I was the monarch of the sea.
[1964 PINNACLE (Kansas City: Inter-Collegiate Press, 1964).]
I've included a few images of myself on pages at this site
just to show that I was there: I went to Waldorf.
(But I didn't usually dress this way.)
The emphasis on arts is perhaps the most obviously appealing
part of Waldorf schooling.
Most parents would be thrilled if their kids created paintings like this.
[Courtesy of People for Legal and Nonsectarian Schools.]
Painting by a Waldorf grad
Waldorf schools are often beautiful —
[R. R., 2010.]
Here are two items from the Waldorf Watch "news" page:
"My parents were looking for a school that would nurture the whole person. They also felt that the Waldorf school would be a far more open environment for African Americans, and that was focused on educating students with values, as well as the academic tools necessary to be constructive and contributing human beings." [10-8-2010. http://perseiden.blogspot.com/2010/10/ehemalige-waldorfschuler-und-eltern.html]
[See, e.g., "Advice for Parents", "Slaps", "Moms", "Our Experience", "Coming Undone", "Our Brush with Rudolf Steiner", "A Victim of Teacher Bullying at Waldorf", and "An Open Letter to Highland Hall".]
On the dreadful topic of racism: Some Waldorf schools undoubtedly handle things better than others. The sad truth, however, is that any non-white student who is treated well at a Waldorf school is very likely being patronized. A central Anthroposophical tenet is that reincarnating souls move upward through a hierarchy of races. The following quotation comes from one of the most important of Steiner's books, one that virtually all Waldorf teacher trainees study: “A race or a nation stands so much the higher, the more perfectly its members express the pure, ideal human type, the further they have worked their way from the physical and perishable to the supersensible and imperishable.” — Rudolf Steiner, KNOWLEDGE OF THE HIGHER WORLDS AND ITS ATTAINMENT (Anthroposophic Press, 1944), p. 252.
And Waldorf-leaning blacks should meditate upon the following statement made by Rudolf Steiner: "[T]he aspects which pertain to the body and the metabolism are strongly developed in a Negro. He has a strong sexual urge — as people call it — strong instincts. And as, with him, all that comes from the sun — light and heat — really is at the skin's surface, all of his metabolism works as if the sun itself is boiling in his inside. This causes his passions. Within a Negro, cooking is going on all the time....” — Rudolf Steiner, VOM LEBEN DES MENSCHEN UND DER ERDE - ÜBER DAS WESEN DES CHRISTENTUMS (Verlag Der Rudolf Steiner-Nachlassverwaltung, 1961), p. 55.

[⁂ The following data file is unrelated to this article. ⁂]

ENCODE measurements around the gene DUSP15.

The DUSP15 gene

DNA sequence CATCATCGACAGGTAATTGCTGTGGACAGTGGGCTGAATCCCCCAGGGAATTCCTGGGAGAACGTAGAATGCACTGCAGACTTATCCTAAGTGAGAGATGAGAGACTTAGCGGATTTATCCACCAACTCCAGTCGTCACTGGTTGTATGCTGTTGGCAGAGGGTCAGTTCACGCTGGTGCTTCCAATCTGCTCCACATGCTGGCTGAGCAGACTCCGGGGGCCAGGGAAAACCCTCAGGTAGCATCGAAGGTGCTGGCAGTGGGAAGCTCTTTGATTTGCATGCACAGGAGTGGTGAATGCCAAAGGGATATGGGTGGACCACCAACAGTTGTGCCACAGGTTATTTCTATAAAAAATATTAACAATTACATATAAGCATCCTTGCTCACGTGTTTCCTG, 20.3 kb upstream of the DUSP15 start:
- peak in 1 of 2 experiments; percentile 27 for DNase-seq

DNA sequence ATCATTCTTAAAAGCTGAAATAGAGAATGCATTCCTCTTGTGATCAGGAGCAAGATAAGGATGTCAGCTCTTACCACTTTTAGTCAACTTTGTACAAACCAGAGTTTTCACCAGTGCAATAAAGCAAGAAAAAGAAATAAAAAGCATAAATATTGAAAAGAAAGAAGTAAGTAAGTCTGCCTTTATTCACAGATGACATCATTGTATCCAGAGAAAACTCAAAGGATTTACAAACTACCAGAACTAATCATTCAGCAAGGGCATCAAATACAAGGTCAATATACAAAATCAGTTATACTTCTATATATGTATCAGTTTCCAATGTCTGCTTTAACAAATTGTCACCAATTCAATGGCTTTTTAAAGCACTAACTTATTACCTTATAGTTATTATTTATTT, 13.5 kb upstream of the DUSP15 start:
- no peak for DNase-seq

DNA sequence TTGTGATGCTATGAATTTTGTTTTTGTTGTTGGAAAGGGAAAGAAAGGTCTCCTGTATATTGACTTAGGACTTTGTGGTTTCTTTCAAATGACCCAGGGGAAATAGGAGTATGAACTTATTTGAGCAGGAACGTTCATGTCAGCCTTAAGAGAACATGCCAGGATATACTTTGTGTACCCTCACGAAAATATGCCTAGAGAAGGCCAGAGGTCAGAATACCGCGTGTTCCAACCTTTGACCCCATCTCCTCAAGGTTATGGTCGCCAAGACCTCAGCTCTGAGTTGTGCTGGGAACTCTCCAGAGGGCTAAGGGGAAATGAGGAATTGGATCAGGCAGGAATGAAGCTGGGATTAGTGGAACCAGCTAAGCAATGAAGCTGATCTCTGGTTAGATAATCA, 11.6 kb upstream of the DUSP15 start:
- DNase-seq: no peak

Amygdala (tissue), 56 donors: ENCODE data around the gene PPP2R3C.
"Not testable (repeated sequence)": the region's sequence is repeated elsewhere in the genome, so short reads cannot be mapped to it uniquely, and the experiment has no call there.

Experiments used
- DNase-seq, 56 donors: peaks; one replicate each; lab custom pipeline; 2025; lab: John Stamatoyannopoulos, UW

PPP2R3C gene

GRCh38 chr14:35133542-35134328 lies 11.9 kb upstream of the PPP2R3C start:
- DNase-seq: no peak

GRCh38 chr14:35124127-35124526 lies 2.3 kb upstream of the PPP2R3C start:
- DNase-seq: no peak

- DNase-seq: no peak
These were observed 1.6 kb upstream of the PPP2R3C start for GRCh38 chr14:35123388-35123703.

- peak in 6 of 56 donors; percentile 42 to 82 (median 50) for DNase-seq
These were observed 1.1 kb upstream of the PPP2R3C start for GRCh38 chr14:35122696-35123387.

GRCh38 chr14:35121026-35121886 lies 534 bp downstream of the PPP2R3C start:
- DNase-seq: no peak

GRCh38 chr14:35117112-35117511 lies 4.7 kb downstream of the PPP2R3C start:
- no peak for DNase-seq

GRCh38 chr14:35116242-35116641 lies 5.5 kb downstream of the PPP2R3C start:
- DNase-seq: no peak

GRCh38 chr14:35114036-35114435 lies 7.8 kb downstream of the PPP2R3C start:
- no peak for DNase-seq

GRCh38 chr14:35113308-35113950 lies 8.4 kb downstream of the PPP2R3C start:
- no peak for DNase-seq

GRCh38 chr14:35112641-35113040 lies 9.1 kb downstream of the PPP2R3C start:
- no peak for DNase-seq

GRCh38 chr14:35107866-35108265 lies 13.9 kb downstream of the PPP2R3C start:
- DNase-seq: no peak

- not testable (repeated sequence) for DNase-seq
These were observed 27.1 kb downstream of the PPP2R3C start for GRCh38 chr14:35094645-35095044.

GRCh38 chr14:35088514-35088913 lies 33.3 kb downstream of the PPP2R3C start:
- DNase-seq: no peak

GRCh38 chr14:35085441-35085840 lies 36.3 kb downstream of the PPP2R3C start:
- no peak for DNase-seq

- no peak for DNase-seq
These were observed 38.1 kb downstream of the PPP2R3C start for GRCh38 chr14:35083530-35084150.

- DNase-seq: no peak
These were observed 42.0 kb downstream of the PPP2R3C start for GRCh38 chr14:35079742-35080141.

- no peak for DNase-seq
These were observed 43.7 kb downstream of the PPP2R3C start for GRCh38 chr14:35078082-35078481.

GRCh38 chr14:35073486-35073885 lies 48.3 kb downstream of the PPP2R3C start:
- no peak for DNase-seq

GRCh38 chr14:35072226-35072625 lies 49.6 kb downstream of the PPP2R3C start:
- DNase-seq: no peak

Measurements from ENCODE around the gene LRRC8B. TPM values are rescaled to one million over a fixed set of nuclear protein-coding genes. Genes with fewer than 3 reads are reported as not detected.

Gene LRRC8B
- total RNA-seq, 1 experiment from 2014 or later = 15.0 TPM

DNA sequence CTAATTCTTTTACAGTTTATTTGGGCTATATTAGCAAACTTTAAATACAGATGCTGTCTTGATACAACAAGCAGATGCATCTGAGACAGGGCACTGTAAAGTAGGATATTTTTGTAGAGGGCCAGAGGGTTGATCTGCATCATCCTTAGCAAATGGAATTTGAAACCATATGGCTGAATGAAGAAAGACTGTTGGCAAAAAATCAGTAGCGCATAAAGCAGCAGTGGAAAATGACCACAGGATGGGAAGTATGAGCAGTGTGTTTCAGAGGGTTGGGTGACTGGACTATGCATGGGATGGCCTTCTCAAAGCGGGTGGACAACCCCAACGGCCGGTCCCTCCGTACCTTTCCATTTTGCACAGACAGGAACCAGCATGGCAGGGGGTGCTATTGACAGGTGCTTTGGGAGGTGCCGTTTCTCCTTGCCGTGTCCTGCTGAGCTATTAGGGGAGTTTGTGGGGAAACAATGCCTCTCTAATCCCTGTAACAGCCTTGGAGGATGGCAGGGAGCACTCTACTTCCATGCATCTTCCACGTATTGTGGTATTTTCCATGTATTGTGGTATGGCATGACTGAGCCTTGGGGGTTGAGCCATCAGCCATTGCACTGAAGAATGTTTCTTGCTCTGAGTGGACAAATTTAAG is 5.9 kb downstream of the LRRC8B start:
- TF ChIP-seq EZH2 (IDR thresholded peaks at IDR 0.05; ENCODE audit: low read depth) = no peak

Waldorf teachers are not necessarily racists. But if they accept Steiner's teachings, their understanding of human beings will be deeply flawed.
"This is why Waldorf teachers are deceptive. They are TAUGHT to be deceptive. It’s part of Waldorf education to be deceptive… to lie to parents… even about their own children. Why? Because according to Steiner, the Waldorf teacher is more important to the spiritual development of the child than the parents are." [10-14-2010 http://petekaraiskos.blogspot.com/2010_10_01_archive.html]
Waldorf or Steiner schools are often quite beautiful. They are often staffed by beautiful people who have the very best intentions. And, thanks in part of selective admissions, they often have quite wonderful student populations. For these and other reasons, many families have good experiences at Waldorf schools.
Sometimes, however (and much more often than anyone would wish), the Waldorf idyll breaks down. Sometimes this happens simply because a family realizes that Waldorf teachers subscribe to an astonishing set of occult beliefs: Anthroposophy. But sometimes it happens for more terrible reasons, and a family, or part of a family, winds up being brutalized.
How can this happen in such a beautiful place as a Waldorf school? It can happen because the underlying occult philosophy of Waldorf schools is so deeply out of touch with reality, and because the true believers on a Waldorf faculty consider anyone who disagrees with them to be, literally, possessed by demons. Waldorf true believers are sure, deep in their hearts, that they are Good; and with equal certainty, they know that anyone who crosses them is devilish, probably a servant of Ahriman, and perhaps indeed a subhuman monster. Rudolf Steiner taught them to believe such things.